Douglas Andrew has established a successful series of Missed Fortune workshops and books. The Missed Fortune principles are founded upon maximum funded tax-advantaged life insurance, but Douglas Andrew stresses these must be structured correctly. Much of this structure comes from obeying tax laws, Douglas Andrew says—primarily three major tax laws enacted in the 1980s regarding the insurance industry.
Douglas Andrew regularly fields questions about these laws. Today, he addresses questions about TAMRA—the Technical and Miscellaneous Revenue Act of 1988.
Q: Why was the TAMRA Law passed?
Douglas Andrew: In the 1980s, people were putting large sums of money into life insurance policies because they knew life insurance companies were stable. Feeling the competition, banks and institutions lobbied Congress and the result was the TAMRA Law of 1988.
Q: What is the TAMRA Law?
Douglas Andrew: In essence, with the TAMRA Law, an individual cannot put his or her money in an insurance policy all at once and maintain a tax-free environment.
Q: So someone has to slowly put money in?
Douglas Andrew: It must be deposited gradually over several years in order to comply with TAMRA.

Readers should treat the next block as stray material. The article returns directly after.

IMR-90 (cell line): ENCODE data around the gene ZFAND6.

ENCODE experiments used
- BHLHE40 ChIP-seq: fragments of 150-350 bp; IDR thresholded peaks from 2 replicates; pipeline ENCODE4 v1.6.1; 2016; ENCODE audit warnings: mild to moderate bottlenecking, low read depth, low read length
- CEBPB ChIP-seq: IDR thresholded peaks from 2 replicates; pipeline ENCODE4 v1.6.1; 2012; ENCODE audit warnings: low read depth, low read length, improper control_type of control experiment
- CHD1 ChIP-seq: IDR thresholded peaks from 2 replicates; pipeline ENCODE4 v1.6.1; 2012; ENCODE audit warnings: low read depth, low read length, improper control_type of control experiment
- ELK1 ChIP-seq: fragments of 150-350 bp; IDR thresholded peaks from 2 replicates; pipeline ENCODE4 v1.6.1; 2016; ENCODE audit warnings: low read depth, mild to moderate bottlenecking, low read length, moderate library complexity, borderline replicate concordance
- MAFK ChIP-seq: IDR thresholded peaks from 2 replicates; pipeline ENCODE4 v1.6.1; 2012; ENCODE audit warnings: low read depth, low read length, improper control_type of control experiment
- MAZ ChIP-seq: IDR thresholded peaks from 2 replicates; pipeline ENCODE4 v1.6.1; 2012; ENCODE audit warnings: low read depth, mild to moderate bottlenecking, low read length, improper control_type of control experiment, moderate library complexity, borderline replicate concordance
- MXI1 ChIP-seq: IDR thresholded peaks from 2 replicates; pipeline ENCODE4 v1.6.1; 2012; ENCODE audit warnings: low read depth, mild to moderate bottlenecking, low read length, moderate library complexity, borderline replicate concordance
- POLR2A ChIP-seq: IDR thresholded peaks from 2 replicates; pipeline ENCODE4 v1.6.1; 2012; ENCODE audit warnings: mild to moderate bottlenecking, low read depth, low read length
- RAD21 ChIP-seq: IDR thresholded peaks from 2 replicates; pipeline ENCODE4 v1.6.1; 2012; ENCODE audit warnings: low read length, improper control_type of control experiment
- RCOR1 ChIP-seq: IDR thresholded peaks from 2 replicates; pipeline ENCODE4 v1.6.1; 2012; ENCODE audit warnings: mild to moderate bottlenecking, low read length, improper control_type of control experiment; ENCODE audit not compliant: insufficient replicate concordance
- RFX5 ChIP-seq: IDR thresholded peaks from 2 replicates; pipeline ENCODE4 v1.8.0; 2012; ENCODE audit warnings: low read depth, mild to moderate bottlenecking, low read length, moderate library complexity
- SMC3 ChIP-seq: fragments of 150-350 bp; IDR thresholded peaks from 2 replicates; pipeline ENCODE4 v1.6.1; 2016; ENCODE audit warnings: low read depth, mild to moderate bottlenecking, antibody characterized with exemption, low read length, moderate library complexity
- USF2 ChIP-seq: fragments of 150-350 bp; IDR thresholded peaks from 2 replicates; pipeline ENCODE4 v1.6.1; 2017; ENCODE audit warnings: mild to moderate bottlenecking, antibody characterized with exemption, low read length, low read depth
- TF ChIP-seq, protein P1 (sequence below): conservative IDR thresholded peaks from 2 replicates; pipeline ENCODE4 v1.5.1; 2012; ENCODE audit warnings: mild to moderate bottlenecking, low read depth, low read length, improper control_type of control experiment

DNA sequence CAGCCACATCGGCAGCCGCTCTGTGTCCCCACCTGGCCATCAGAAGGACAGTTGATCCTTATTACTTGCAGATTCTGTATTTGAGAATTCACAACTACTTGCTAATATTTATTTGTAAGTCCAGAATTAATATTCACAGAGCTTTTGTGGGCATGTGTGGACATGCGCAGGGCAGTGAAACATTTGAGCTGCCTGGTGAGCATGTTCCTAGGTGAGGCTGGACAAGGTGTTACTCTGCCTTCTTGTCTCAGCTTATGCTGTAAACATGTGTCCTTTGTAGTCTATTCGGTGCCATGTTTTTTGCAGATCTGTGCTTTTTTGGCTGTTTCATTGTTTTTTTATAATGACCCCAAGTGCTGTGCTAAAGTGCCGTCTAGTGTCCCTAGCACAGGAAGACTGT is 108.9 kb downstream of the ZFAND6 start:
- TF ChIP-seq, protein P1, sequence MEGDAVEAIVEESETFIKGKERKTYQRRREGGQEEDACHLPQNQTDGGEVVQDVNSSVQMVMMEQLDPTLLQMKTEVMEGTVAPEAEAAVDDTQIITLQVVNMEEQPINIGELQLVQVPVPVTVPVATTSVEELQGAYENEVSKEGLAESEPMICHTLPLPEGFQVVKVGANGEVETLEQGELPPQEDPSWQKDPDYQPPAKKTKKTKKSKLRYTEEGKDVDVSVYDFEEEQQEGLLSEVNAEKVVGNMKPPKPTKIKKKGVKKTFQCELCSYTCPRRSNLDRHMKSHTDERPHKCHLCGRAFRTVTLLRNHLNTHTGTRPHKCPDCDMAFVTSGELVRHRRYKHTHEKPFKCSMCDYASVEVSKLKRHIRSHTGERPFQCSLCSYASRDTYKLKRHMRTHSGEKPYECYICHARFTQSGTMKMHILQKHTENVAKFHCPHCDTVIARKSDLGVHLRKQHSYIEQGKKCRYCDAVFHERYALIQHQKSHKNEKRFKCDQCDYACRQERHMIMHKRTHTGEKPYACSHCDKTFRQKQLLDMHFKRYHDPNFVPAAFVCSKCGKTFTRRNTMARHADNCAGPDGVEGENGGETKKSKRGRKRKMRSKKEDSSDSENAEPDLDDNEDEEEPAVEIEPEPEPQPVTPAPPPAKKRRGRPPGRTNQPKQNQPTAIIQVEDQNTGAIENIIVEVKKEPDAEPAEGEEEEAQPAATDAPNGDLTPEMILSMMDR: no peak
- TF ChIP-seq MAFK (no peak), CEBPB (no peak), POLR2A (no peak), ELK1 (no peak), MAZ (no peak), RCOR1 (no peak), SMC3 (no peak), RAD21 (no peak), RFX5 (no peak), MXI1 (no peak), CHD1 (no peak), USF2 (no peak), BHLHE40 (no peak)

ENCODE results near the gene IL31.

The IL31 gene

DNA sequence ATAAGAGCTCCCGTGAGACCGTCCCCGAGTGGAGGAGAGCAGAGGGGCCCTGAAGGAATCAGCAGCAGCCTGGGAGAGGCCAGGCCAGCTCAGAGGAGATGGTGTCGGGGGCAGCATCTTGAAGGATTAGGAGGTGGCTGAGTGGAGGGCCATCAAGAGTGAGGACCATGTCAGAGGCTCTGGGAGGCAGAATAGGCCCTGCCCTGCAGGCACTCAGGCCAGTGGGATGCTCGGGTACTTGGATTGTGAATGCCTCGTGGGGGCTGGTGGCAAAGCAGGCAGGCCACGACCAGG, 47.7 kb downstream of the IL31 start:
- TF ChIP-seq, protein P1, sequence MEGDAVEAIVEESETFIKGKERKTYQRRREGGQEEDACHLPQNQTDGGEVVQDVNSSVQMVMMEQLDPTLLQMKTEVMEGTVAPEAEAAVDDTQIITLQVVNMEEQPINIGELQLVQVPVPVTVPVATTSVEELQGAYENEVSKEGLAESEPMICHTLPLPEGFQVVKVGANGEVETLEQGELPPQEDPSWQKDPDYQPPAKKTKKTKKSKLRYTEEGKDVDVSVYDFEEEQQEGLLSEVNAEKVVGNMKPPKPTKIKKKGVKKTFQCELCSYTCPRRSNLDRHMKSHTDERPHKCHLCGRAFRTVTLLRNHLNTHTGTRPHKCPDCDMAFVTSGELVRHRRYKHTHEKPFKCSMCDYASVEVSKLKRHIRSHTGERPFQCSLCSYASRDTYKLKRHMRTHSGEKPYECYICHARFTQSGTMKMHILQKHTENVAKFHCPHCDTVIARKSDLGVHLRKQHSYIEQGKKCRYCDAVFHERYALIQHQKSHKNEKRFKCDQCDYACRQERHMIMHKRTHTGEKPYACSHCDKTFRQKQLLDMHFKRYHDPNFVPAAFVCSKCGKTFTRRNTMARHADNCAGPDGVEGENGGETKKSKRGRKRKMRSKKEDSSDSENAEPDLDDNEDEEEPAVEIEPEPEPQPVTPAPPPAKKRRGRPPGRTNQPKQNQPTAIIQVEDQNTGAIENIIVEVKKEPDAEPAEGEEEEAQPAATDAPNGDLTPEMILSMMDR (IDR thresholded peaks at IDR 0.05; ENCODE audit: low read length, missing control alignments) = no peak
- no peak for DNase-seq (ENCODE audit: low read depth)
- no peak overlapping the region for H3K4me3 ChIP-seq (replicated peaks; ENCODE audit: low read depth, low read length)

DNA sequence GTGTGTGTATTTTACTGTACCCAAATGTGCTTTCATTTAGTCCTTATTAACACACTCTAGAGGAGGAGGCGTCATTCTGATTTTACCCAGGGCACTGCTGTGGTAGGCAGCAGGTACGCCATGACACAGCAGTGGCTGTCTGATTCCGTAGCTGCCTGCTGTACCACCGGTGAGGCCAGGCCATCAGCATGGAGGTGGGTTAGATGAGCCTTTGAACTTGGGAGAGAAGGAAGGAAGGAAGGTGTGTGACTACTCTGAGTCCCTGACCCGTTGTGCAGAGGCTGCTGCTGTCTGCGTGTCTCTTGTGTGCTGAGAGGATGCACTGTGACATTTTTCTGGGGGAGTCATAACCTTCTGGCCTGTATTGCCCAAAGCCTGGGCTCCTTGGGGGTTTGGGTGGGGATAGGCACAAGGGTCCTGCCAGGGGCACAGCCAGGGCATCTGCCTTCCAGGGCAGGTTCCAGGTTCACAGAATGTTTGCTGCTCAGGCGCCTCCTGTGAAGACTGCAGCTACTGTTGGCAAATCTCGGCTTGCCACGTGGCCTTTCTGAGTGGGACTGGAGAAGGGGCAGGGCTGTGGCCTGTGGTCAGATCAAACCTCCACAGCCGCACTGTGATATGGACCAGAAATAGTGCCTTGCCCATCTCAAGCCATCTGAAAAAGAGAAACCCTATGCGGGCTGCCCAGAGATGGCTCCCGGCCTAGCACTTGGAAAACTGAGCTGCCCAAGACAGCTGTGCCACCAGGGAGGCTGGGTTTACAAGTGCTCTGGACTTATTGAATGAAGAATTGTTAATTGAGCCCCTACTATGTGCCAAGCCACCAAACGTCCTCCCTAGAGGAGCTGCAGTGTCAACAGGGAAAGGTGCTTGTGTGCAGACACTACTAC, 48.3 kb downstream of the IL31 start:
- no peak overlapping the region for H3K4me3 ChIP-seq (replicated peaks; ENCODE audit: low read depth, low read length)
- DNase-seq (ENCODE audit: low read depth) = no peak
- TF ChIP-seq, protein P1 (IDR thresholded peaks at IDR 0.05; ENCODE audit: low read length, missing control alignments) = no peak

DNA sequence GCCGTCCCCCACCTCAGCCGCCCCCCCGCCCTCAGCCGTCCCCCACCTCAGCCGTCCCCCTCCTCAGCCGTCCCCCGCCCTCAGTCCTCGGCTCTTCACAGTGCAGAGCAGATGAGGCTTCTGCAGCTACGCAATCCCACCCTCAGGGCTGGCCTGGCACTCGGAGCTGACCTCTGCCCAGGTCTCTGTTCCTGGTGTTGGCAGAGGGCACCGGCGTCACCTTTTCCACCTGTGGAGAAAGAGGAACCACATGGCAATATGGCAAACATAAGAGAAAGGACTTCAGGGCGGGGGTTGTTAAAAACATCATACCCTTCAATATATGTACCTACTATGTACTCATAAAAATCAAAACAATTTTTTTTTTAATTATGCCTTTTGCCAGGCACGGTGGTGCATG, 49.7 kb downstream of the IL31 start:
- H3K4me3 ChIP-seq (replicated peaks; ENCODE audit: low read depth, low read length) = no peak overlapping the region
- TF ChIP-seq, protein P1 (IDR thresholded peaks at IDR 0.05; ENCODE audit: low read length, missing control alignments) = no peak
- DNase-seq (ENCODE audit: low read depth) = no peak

Q: Do we have to comply with TAMRA?
Douglas Andrew: Yes, if we want our money to be tax-free when it’s taken out, it’s important to comply with all of the stipulations of TAMRA.
Q: What if someone has a policy that dates prior to TAMRA?
Douglas Andrew: If someone has a policy that was taken out prior to TEFRA, DEFRA, and TAMRA, then they don’t apply. These policies were grandfathered in because they were established prior to these laws.
Q: Why should I choose a maximum insurance tax-advantaged life insurance policy over stocks and bonds?
Douglas Andrew: Insurance companies have been around since the 1800s, weathering all the ups and downs in the market. In the economic turmoil of recent years, not a single life insurance company has gone out of business.
Q: How many banks have gone out of business?
Douglas Andrew: At last estimate, more than three hundred with the recent recession.
Q: What about fees?
Douglas Andrew: The goal is to incur the least amount of fees possible, but as I tell our Missed Fortune clients, I’d rather be paying fees to an insurance company than fork over large sums of my earnings to pay taxes.
Q: How much can a person expect to pay in fees for maximum funded life insurance?
Douglas Andrew: Using the methods outlined in Missed Fortune, someone netting eight percent would pay about one percent in fees over the life of the policy. That’s seven percent with no taxes required.
For more information on Missed Fortune and Douglas Andrew’s advice on choosing maximum funded tax-advantaged life insurance contracts, visit http://www.missedfortune.com. Douglas Andrew has had two national bestsellers and his Missed Fortune seminars are in demand throughout the country.